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Paul Grundy, M.D., explains that patient-centered medical homes provide an example of the long-term, preventative medical care model that U.S. healthcare on the whole should follow.
A person's job may say more about his or her health than some people might expect.
While vitamin D has been connected to maintaining healthy skin and avoiding the development of emotional problems, a new study published in the British Medical Journal indicates that vitamin D may also help reduce the odds of pregnancy complications such as gestational diabetes, preeclampsia and … more
While obesity is known to increase a person's chances of developing many conditions that could require immediate care from emergency department physicians, one unexpected health hazard was recently brought to light.
Everything is networked these days. A significant amount of data is generated in many different areas of life. New evidence suggests that it may be possible for businesses to leverage this data to support their occupational health goals.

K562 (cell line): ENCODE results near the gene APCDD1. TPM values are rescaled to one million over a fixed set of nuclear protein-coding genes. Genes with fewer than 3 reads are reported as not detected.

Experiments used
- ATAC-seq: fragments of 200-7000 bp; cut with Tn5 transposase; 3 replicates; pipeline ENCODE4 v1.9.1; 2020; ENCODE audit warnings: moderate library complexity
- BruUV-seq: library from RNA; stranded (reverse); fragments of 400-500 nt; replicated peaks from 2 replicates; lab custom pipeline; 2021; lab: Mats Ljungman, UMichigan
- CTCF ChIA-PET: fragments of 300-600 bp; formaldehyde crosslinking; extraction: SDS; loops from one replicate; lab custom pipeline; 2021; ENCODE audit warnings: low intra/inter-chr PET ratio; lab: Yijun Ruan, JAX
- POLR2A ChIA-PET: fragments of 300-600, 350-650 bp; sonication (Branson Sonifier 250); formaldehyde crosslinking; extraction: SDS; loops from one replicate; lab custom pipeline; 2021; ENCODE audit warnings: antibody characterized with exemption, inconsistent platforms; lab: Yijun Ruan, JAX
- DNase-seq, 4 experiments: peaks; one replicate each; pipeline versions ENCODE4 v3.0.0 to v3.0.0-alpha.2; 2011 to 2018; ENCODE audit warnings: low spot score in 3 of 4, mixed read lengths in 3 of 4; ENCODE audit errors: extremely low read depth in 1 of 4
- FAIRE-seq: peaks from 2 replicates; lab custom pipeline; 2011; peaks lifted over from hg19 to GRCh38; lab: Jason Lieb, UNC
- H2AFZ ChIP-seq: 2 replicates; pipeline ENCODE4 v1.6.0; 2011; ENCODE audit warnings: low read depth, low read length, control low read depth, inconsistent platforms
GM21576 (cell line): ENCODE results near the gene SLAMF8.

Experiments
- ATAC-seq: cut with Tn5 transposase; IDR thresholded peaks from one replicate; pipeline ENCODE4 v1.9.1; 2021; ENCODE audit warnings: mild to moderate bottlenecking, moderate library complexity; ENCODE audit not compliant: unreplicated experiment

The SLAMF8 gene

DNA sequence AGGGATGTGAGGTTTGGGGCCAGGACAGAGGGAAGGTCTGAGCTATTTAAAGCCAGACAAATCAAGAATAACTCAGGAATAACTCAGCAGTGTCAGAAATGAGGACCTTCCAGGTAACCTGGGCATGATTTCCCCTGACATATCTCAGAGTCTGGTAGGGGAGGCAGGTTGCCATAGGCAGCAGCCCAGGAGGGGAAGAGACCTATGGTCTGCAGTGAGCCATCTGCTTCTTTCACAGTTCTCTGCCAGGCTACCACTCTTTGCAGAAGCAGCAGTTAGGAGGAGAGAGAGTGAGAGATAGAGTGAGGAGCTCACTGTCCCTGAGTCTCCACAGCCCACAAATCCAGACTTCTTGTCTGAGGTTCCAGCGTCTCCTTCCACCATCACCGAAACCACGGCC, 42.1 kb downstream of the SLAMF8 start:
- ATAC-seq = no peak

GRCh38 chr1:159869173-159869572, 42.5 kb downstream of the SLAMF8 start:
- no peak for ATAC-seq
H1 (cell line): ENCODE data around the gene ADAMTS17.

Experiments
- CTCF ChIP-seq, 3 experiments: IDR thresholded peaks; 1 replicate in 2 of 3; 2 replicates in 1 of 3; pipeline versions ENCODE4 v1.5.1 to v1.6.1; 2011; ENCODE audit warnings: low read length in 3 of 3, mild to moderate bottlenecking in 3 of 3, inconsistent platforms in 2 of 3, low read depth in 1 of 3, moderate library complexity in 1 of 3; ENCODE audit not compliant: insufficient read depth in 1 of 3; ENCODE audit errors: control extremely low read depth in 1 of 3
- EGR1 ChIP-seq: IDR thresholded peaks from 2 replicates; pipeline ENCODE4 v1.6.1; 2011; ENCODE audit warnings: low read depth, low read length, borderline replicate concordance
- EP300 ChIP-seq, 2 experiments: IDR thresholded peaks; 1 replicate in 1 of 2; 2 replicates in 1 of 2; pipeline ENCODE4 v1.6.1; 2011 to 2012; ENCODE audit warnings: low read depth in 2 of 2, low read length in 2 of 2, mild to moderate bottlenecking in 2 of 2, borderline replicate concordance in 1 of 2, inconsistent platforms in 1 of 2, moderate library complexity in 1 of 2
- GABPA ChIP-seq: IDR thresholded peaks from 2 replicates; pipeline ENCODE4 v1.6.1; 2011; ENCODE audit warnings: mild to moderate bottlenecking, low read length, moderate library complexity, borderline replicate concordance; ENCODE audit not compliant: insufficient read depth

One government agency is recommending that work-related information be collected in patients' electronic health records.
Putting in place an employee wellness program is not necessarily the same thing as accomplishing occupational health goals.
Developing occupational health goals doesn't have to mean simply looking for ways to boost workplace safety. Increasingly businesses are taking a broader view of the subject.
Occupational medicine goals can help businesses reduce compensation claims and maintain a high level of productivity among staff members. A new program at one Louisiana school is seeking to prepare more individuals to help businesses realize these goals.
High levels of work-related stress and long hours at the office can interfere with parents' ability to serve nutritious meals for their family, according to a new study out of Temple University.